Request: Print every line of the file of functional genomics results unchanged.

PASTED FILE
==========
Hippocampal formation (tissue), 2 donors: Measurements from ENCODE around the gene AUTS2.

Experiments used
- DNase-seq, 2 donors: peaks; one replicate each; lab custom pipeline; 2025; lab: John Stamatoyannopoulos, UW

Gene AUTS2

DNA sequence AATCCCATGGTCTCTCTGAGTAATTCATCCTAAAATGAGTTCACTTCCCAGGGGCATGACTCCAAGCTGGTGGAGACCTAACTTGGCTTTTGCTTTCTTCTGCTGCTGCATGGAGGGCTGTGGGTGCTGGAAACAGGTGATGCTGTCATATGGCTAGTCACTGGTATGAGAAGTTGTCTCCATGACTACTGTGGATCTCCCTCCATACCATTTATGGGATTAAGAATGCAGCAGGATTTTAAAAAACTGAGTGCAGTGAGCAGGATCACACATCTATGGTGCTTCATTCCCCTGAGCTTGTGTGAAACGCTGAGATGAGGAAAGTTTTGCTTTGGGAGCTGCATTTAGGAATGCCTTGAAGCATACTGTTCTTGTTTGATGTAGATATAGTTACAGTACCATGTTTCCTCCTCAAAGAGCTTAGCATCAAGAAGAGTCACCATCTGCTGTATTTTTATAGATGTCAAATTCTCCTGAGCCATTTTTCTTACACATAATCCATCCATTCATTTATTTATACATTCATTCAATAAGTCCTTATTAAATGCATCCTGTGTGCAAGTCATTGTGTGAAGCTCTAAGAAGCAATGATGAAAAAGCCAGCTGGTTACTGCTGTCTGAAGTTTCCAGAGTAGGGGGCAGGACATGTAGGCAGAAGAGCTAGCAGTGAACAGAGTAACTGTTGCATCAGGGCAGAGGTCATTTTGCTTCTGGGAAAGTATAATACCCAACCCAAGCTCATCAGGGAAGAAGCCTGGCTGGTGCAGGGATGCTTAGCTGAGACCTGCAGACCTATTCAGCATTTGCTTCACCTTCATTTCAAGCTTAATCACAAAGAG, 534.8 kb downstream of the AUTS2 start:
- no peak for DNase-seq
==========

Hippocampal formation (tissue), 2 donors: Measurements from ENCODE around the gene AUTS2.

Experiments used
- DNase-seq, 2 donors: peaks; one replicate each; lab custom pipeline; 2025; lab: John Stamatoyannopoulos, UW

Gene AUTS2

DNA sequence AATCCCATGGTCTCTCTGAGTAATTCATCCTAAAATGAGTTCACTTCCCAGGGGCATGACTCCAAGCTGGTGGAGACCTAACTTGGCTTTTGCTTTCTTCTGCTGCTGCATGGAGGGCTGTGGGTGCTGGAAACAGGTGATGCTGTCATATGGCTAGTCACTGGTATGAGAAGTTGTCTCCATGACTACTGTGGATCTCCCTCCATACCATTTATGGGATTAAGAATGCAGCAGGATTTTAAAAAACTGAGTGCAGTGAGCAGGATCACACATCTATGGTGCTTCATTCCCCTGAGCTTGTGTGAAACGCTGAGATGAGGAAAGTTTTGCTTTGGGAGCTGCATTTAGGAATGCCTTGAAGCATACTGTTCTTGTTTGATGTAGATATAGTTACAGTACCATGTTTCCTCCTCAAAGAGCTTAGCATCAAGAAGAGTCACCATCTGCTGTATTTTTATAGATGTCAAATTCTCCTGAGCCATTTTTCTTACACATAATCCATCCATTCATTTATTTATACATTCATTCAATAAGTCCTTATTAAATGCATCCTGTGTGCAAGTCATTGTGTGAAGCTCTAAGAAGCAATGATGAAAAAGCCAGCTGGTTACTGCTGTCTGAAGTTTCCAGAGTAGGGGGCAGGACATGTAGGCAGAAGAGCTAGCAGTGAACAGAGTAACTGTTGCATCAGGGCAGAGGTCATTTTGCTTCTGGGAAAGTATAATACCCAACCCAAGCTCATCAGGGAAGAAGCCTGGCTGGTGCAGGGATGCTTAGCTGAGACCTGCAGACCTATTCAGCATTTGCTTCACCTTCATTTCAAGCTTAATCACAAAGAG, 534.8 kb downstream of the AUTS2 start:
- no peak for DNase-seq